In English, this means “except where the protection is needed most,” like the Alaskan Tundra, the Florida Everglades, and the Outer Banks and Great Dismal Swamp areas of North Carolina.
After the first US-Iraq War in 1990 (as Bill Hicks pointed out so eloquently, even referring to this event as a “war” is an exercise in doublespeak), Bush proposed a Middle East disarmament initiative that was supposed to stop “the proliferation of conventional and unconventional weapons in the Middle East.” Less than a month after this proposal was made, the Bush administration announced plans to sell over $5 billion in new weapons to Saudi Arabia, Egypt, Israel, Turkey, Oman, Bahrain, and the United Arab Emirates.
President George W. Bush – Ol’ Gee Dubya’s presence on the awards list should come as no surprise. Indeed, I predicted it in the original (2002) version of this article:
Although he hasn’t won one yet, I suspect that GHW’s little boy is gonna get a nomination himself, for declaring a war on terrorism and then announcing the sale of 50 brand new F-16’s to Israel, a country which is by any standard engaged in terrorist acts, covertly and overtly. Even more disconcerting is the fact that this author is questioning whether to delete this entry altogether, because one of the first acts in the “war on terrorism” was to make dissent against the actions of the US Government in this “war” a crime in and of itself.
Bush II ended up winning twice by himself, and once with his entire cabinet. Among the linguistic felonies NCTE selected:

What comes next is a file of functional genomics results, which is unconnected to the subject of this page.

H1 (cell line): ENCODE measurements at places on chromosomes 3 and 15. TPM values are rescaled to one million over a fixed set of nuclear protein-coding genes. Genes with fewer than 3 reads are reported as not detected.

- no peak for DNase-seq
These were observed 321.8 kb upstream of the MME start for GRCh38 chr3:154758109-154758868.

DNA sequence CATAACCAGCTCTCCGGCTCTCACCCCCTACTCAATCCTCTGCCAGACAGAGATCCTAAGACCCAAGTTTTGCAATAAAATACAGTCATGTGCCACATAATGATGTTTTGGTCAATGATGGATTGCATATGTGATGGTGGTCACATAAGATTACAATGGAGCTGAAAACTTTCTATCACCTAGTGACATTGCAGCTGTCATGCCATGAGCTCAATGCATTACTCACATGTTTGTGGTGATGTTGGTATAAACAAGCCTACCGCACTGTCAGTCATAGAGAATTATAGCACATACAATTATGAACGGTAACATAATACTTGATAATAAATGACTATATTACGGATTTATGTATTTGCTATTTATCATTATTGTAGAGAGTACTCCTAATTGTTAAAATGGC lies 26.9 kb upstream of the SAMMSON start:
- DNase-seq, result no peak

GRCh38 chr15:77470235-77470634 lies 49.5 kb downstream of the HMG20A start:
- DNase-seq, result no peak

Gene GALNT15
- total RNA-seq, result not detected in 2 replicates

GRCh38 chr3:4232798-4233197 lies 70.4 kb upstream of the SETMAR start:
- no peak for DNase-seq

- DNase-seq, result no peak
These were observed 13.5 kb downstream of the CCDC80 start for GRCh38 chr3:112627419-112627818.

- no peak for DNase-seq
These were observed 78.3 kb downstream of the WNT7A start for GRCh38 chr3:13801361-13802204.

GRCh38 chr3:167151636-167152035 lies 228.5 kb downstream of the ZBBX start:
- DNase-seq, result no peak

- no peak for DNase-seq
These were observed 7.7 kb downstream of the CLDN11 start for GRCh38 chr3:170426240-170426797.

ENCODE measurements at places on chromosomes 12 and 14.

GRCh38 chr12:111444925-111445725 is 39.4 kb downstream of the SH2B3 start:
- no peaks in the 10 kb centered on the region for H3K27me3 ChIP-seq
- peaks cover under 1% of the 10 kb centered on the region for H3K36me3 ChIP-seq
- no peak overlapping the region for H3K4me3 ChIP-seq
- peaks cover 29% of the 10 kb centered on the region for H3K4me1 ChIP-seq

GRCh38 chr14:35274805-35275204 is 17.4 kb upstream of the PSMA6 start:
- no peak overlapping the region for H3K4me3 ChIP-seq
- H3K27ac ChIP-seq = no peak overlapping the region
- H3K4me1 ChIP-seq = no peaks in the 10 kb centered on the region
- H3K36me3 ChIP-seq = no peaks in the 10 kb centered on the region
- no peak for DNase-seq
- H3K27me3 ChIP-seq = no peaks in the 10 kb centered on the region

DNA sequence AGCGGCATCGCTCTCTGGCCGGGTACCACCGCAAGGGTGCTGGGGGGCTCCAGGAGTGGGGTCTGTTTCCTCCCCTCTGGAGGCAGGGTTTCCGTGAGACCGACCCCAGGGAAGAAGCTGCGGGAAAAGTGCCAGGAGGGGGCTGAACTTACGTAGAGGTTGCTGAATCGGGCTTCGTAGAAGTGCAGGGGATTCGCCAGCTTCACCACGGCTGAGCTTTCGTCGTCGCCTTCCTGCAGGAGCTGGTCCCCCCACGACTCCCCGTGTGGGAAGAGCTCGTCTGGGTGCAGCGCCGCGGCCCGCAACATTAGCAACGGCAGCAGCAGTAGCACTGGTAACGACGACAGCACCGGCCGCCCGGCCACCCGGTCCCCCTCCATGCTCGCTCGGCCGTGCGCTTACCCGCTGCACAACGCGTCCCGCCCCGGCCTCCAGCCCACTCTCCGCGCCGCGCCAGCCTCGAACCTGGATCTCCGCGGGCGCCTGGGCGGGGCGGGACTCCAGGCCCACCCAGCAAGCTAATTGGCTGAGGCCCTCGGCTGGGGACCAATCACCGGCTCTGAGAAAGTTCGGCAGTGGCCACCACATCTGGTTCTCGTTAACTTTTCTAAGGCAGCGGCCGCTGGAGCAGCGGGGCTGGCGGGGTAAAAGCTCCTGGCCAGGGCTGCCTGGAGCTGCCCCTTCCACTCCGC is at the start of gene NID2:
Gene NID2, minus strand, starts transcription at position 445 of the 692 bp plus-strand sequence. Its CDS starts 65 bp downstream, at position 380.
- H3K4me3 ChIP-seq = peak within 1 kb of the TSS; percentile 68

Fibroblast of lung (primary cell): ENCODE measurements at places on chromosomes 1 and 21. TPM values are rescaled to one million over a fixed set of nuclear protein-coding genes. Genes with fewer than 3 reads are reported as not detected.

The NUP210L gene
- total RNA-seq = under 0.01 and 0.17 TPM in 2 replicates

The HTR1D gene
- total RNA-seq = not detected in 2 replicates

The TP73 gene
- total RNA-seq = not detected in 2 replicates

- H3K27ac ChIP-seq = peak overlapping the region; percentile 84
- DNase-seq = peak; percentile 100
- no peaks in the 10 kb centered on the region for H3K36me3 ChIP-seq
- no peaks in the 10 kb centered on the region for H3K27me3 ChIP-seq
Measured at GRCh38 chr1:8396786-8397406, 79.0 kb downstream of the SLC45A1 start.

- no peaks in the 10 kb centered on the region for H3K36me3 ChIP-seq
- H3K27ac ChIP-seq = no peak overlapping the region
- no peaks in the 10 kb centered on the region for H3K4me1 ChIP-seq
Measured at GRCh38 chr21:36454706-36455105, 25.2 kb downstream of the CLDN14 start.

- In 2003, NCTE’s award centered around the heavy euphemism employed in the search for Iraq’s nonexistent weapons of mass destruction (which, at the time of this writing 17 years later, still haven’t been found). Use of phrasing like “a growing fleet of…aerial vehicles” and the assertion that “Iraq continues to possess and conceal some of the most lethal weapons ever devised” were complete fabrications, with these and many others intended to suggest that we actually knew the weapons were there but hadn’t found them yet, when the functional reality was that all we knew is that we had sold Iraq various materiel that could be used to create weapons, but never had any evidence they had done so.
- I will bolster NCTE’s award citation by pointing out that one of the most egregious uses of doublespeak in the contest of the second Iraq War was Bush II’s repeated reference to Saddam Hussein “gassing his own people,” “a murderous tyrant who has already used chemical weapons to kill thousands of people,” and so forth, but never once mentioned that not only did we sell them all of the gear and intelligence they used for those attacks, it was Bush’s own Defense Secretary, Don Rumsfeld, who demanded Iraq be removed from the State Department’s list of terror sponsoring nations so we could sell that materiel to them, back in 1983 when he was acting as Special Envoy to the Middle East under Ronald Reagan.
- Worth noting: to this day, most people either don’t know that we sold Hussein “dual-use material” including anthrax, botulism, tetanus, and c. perfringens, or they think it’s a wild-eyed conspiracy theory in spite of the reality that everything we know about it comes directly from US Senate Committee reports.
- Bush’s 2006 award was given in recognition of his September 15, 2005 speech regarding Hurricane Katrina, in which he made lovely, flowery remarks about poverty and racial discrimination and how we needed to ‘confront this poverty” and “rise above the legacy of inequality…” a week after he signed an executive order allowing federal contractors rebuilding from Katrina to pay less than the prevailing wage, suspending a sixty-four year old law to do it.
But wait, there’s more!